That’s why when I was invited on an 8-day paid trip to Croatia after writing my very first travel article, it was shocking. This company was offering to pay for my round-trip flight from Canada to Croatia, and put me up in a luxury villa (complete with an outdoor pool and a private chef) with a few other journalists. I was told that during our stay, we’d be treated to fancy dinners, VIP music festival experiences, wine tastings, scenic boat tours, historic outings, and excursions to various landmarks and national parks in Croatia. My family was worried this was all a scam, and that falling for this offer would be very risky and dangerous. Being a natural risk-taker, I said “Yes!” to this experience – and it turned out to be entirely legitimate. Everything they promised was the truth. It was a legitimate press experience in Croatia, and I didn’t have to spend a dime.
Image: @The_Babe_Report at Krka National Park
Croatia is known for it’s delicious mediterranean food and the perfect climate to produce some of the world’s best wine. Some of the highlights of the press trip included a trip to a beautiful winery, an excursion to see the breathtaking waterfall at Krka National Park (which looks like a screensaver, it’s that amazing) and a VIP experience at a Fresh Island music festival. Downtime at our villa was spent getting to know the other bloggers, sipping cocktails on pool floats, and group dinners featuring Croatia’s famous dishes cooked for us by a private chef. I never in a million years would have expected that article I wrote about Croatia to lead to such a luxurious, once-in-a-lifetime experience.
My story is the exception, not the rule. You need to know this, because most travel bloggers wait a long time and produce a lot of content before they reap any real travel perks or earn any sort of real income from this line of work.
The lesson here is that if you put very high-quality content about travel out there, published under your name online, it can lead to some very surprising and exciting opportunities. The great philosopher Seneca wisely said, Luck is when preparation meets opportunity. So, if you think about it, half of what happened to me was dumb luck. The other half of it, however, was the fact that I researched, prepared, and wrote a very high-quality article about Croatia. I produced a piece of content that was well-written and engaging enough to be published in a popular New York magazine, and subsequently re-published on several Croatia-based publications.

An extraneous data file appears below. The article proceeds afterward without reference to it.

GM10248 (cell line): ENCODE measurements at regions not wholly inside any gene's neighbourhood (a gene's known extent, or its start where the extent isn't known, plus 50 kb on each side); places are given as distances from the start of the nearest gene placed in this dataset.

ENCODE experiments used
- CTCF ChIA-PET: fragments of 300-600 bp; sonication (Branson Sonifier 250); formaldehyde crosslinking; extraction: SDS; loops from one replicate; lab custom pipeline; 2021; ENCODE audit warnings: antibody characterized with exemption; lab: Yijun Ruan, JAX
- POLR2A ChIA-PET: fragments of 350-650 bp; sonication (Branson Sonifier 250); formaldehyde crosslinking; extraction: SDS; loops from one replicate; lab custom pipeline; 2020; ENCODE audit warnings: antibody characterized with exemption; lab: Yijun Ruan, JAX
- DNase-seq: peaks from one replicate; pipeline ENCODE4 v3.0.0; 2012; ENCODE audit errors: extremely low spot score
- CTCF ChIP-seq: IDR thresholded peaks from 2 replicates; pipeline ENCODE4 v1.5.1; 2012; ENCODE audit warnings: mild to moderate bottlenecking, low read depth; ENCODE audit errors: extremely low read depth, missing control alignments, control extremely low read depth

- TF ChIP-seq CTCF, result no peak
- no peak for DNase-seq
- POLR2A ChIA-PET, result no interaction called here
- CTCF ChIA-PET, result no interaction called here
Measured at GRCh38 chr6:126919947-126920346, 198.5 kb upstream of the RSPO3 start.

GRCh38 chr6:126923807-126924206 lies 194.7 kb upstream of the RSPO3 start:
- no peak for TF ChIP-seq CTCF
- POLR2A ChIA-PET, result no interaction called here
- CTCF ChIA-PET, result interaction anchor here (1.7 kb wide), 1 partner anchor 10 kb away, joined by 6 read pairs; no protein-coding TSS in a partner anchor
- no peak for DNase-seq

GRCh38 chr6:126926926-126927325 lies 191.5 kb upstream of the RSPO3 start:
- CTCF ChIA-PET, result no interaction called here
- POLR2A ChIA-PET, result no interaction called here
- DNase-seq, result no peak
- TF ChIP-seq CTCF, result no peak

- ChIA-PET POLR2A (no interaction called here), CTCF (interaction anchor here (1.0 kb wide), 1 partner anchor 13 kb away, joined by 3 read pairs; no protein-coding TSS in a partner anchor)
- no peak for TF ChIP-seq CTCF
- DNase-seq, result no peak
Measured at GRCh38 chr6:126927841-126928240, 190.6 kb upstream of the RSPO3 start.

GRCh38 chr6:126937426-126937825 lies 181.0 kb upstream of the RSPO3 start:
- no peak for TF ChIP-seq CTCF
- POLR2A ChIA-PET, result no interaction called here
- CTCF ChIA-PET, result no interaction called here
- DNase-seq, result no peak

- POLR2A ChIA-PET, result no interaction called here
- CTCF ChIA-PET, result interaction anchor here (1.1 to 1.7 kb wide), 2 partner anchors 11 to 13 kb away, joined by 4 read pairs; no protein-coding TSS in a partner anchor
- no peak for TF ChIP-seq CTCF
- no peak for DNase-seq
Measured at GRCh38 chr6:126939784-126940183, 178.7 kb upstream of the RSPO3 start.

In this specific circumstance, would I rather get paid to blog about Croatia, or be treated to an all-expenses paid trip to Croatia? It’s undeniable that the trip was priceless, and that I’d never choose cash over the experience. It was a bonus that I received monetary compensation for the original Croatia article that led to all this.
The fact that professionals planned out our day every day, so that we could experience the best-of-the-best (AAA in Croatia) made it an experience I’ll never forget. I was going through a rough heartbreak at the time, and I came home to Canada completely healed. It was the exact healing retreat I needed. However it came together to fall in my lap, all I really know is that the Universe certainly had my back.
Image: @The_Babe_Report in Hvar, Croatia
My introduction to the travel blogging world was essentially very glamorous and romanticized. Only later would I find out about the cons of being part of this world.
I’m okay with being paid in life experience instead of cash. Partly because I place a very high value on life experiences, and partly because I have money in savings and other forms of income from other types of writing projects such as ghostwriting and copywriting.
Some cons of travel blogging include strained relationships, unstable finances (unless you supplement your income with other work), living out of a suitcase, post-travel obligations, and the physical toll of travelling constantly. Other cons worth noting include misconceptions and judgments from peers about your “privilege” and your “lack of a real job”, as well as the work aspect hindering your ability to actually enjoy your trip.
Some of the obvious pros of being a travel blogger include free travel, complimentary hotel stays, broadened horizons, unique experiences, exposure to a ton of culture and history, a plethora of exciting opportunities, always having a story to tell and always pushing yourself out of your comfort zone.
For more details about the various pros and cons of being a travel blogger or travel influencer, read this article.
If you want to give yourself a better chance of becoming a successful travel blogger or influencer, you should sign up for Scalefluence today. Scalefluence helps connect people like travel writers and Instagram influencers with brands and travel companies that want to sponsor them. Taking action by signing up for Scalefulence will get you that much closer to your travel blogging goals.
For Bloggersby Sherry Gray July 18, 2021